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STATE v. MOESLE (2009)

Court of Appeals of Ohio,Tenth District, Franklin County.

The STATE of Ohio, Appellee, v. MOESLE, Appellant.

No. 08AP-552.

Decided: March 24, 2009

Ron O'Brien, Franklin County Prosecuting Attorney, and John Cousins, for appellee. Steven M. Brown and Sanjay K. Bhatt, Columbus, for appellant.

 {¶ 1} Defendant-appellant, Eric Moesle, appeals from the judgment of the Franklin County Court of Common Pleas, upon a jury verdict convicting him of theft, in violation of R.C. 2913.02.   The relevant facts and procedural history follow.

{¶ 2} Appellant is an attorney who represented Custom Security, Inc. (“CSI”) from 1998 to 2003.   Andrew Conti was the president and sole shareholder of CSI. Conti testified that he decided to divorce his wife in late 2002 and was concerned that his wife would attempt to “freeze” CSI's assets during the divorce proceedings.   He consulted appellant about how best to prevent that from happening so that CSI's business operations would continue unimpeded during the pendency of the divorce.

{¶ 3} Conti testified that he and appellant devised a plan whereby appellant would hold some of CSI's cash.   Beginning in November 2002, Conti took 11 checks from CSI's vendors, made payable to CSI, and endorsed them over to appellant.   Conti had been hiding these checks in a company safe.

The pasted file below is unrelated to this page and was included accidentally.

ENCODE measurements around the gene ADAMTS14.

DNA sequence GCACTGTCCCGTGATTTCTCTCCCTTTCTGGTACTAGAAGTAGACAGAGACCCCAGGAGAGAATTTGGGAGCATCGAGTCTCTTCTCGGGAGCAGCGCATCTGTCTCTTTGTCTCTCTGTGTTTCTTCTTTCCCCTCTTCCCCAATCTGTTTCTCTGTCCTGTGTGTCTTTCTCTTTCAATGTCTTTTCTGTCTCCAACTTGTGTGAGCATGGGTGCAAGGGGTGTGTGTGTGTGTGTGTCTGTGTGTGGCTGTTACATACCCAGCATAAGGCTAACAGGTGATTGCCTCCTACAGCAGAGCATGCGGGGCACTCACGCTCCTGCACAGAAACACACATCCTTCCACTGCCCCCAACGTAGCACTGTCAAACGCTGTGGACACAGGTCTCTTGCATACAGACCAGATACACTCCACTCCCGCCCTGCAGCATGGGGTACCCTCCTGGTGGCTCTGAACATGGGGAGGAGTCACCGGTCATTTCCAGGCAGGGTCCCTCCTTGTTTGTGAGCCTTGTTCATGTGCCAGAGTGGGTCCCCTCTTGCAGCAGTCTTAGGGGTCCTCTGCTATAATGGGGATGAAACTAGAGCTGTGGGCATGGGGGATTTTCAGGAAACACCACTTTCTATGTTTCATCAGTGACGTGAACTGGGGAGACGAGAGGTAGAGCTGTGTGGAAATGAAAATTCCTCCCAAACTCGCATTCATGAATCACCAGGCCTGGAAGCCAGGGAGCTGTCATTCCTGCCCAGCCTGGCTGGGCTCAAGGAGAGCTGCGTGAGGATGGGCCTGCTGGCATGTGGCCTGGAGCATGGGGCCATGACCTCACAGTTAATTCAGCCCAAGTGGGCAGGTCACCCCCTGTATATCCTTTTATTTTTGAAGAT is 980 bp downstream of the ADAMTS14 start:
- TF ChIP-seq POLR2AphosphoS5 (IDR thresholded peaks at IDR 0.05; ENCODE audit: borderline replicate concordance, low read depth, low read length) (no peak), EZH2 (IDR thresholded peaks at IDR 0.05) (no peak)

{¶ 4} Appellant's version of events was significantly different.   He testified that when the two men first discussed Conti endorsing CSI checks over to appellant, it was for the purpose of CSI becoming current on delinquent invoices for legal fees.   Appellant testified that he had worked on 67 different legal matters for CSI in the preceding years, and, by November 2002, CSI owed him between $60,000 and $80,000 in fees.   He testified that when Conti endorsed the first seven CSI checks over to him, he deposited them into his trust account, but applied the funds to the overdue legal bills.   Appellant told the jury that after he had received the first seven checks, he informed Conti that the amount received to date totaled an amount meeting or exceeding the amount of legal fees that CSI owed.   Appellant testified that Conti told him to take out whatever was owed for legal fees and “sit on the rest.  ‘If I need it later on, I'll ask you for it.’ ”

{¶ 5} At this point, appellant began to suspect that Conti was trying to hide company assets from his wife, but appellant subsequently accepted four additional checks.   He conceded that this conduct was unprofessional.   He deposited the last four checks into his business operating account instead of his trust account because he knew that these funds were not trust funds.   The total amount of the 11 checks was approximately $121,000.